What does this mean for health care in general? Higher costs, which means higher employer costs for benefits which will almost surely translate into less benefits and lower wages. Basically a wealth transfer from those who are not in nursing to those who are in nursing.

FILED UNDER: Economics and Business, Health,
Steve Verdon
About Steve Verdon
Steve has a B.A. in Economics from the University of California, Los Angeles and attended graduate school at The George Washington University, leaving school shortly before staring work on his dissertation when his first child was born. He works in the energy industry and prior to that worked at the Bureau of Labor Statistics in the Division of Price Index and Number Research. He joined the staff at OTB in November 2004.

Comments

  1. markm says:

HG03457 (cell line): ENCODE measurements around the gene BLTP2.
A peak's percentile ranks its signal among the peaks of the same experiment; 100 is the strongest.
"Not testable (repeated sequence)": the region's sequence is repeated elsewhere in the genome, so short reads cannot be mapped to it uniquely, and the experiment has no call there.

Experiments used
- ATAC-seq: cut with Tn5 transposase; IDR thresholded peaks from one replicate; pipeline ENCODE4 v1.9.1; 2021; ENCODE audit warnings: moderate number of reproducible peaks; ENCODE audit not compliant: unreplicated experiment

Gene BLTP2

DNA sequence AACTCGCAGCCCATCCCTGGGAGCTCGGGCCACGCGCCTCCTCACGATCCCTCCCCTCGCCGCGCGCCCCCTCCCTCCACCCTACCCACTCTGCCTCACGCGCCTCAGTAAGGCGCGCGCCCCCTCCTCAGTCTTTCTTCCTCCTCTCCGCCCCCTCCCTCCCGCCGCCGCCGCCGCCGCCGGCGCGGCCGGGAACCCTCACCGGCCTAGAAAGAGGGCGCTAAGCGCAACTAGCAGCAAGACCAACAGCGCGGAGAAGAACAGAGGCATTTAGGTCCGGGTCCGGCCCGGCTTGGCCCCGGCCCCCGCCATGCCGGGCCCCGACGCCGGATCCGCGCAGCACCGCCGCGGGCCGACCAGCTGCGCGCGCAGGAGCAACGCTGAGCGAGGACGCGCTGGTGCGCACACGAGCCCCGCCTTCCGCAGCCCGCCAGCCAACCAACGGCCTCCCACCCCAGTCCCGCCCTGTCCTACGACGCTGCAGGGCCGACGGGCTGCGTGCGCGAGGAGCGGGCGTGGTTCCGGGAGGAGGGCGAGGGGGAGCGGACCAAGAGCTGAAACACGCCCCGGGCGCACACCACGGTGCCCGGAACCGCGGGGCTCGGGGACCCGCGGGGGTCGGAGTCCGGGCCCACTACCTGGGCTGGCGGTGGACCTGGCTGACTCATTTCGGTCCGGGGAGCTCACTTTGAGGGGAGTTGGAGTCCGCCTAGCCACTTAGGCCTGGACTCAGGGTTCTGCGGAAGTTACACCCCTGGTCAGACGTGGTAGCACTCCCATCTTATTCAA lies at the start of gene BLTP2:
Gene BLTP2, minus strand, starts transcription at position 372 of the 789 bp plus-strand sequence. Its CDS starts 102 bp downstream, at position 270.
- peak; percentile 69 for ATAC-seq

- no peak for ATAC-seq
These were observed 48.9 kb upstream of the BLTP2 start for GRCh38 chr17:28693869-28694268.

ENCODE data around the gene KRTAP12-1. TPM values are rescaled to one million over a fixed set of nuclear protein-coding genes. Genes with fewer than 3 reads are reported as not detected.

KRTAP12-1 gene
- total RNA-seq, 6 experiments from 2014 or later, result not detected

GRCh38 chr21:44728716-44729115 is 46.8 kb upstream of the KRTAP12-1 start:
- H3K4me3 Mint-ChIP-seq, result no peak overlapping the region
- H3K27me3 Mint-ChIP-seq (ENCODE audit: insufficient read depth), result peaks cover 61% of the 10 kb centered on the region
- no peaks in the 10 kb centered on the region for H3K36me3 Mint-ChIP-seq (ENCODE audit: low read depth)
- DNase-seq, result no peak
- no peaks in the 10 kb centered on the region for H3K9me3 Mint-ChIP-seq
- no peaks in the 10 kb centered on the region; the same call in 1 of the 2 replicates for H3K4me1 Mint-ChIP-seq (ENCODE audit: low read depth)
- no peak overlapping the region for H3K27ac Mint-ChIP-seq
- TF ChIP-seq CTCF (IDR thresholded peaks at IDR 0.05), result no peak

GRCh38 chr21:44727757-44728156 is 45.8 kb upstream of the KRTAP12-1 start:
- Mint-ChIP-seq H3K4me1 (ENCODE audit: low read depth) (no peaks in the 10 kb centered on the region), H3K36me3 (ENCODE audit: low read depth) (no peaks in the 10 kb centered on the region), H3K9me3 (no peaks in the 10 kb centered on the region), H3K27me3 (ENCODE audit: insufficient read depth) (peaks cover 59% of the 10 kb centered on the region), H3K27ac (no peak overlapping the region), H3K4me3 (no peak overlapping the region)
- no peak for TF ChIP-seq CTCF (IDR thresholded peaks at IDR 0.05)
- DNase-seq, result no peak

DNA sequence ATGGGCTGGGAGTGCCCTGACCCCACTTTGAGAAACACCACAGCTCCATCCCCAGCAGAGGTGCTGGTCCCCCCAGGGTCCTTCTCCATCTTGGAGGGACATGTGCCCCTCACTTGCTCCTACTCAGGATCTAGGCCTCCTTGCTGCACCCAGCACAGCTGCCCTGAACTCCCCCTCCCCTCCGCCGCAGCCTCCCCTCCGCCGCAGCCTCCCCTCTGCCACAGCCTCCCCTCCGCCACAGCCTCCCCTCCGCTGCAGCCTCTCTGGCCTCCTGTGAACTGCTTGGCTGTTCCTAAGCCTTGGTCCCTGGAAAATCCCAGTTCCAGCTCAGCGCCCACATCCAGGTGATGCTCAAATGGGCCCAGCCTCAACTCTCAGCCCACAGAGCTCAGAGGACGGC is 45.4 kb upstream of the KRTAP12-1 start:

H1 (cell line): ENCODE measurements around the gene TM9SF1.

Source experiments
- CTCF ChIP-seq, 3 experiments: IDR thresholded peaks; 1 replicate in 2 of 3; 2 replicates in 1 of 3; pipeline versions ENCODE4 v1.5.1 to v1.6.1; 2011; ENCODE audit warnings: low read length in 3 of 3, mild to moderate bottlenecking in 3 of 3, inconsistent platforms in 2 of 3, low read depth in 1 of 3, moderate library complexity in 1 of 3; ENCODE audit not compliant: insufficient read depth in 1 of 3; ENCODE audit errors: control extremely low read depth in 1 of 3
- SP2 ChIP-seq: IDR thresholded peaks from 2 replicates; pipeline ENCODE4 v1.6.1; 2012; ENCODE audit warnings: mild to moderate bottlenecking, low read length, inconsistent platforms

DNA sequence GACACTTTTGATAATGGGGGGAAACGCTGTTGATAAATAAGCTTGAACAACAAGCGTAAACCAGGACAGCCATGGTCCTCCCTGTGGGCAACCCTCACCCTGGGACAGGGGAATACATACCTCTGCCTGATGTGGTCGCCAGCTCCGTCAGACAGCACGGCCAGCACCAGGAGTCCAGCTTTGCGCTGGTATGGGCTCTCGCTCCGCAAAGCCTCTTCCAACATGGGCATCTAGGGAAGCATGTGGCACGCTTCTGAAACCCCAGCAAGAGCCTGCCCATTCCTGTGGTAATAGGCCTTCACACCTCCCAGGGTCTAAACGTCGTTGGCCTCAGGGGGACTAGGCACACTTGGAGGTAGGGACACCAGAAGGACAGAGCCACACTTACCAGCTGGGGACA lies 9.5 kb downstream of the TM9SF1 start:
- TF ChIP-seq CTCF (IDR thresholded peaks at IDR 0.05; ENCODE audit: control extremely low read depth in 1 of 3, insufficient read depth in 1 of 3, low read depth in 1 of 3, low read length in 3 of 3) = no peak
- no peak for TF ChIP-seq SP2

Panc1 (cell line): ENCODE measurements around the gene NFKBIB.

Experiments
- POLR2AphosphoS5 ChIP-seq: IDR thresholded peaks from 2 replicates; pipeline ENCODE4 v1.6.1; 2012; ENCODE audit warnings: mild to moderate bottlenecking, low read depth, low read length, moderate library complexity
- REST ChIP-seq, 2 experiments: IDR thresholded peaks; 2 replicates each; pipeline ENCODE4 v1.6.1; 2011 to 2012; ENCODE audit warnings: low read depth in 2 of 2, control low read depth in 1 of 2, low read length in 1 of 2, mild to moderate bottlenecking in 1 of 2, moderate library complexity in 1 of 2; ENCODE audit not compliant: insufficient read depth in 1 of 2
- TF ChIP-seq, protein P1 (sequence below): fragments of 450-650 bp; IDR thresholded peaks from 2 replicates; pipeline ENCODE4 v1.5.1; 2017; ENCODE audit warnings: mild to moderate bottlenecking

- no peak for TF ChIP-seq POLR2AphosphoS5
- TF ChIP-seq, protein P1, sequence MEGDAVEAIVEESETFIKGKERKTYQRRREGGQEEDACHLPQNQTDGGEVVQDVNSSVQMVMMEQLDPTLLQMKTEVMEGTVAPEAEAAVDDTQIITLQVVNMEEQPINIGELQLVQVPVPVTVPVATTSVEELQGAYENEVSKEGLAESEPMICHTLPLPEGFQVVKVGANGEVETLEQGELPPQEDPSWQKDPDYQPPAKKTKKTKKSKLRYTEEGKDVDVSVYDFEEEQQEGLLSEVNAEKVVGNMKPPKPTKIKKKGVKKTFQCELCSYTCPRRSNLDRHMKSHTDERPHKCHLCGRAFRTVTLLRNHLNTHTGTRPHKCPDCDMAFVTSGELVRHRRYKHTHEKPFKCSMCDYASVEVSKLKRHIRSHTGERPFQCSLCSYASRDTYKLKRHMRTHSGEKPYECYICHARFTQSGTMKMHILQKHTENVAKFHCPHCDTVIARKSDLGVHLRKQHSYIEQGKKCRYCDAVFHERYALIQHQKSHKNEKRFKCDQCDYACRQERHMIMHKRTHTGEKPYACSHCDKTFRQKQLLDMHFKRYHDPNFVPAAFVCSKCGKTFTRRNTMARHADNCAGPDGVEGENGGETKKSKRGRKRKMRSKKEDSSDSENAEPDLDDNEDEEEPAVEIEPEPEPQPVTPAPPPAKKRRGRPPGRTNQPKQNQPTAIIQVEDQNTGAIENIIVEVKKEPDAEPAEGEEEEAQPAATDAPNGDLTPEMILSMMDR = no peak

“As for the claims about schools not having money, frankly I don’t see the problem here, unless it is perhaps an institutional block. Why not raise the tuition for nursing programs?”

    I don’t know if the schools get state funding (but they probably do) but most colleges in this state have raised tuition substantially as things are not good here economically.

  2. yetanotherjohn says:

    My father was recently in the hospital for a couple of weeks (he’s out and doing much better now, thank you). On a hall wall they had one of those diversity inspired posters. This was a world map showing where all the nurses for the intermediace care unit came from. 80% showed their origin as being outside of the US. The Phillipines was one of the larger contingents.

    So at least in that hospital in Texas, there was a global insourcing of service providers into the US.

  3. Steve Verdon says:

    Yeah, but we can’t let these people in, they are taking jobs from Americans, and damn good paying ones at that. Funny how these things come back, aren’t they.

  4. Michael says: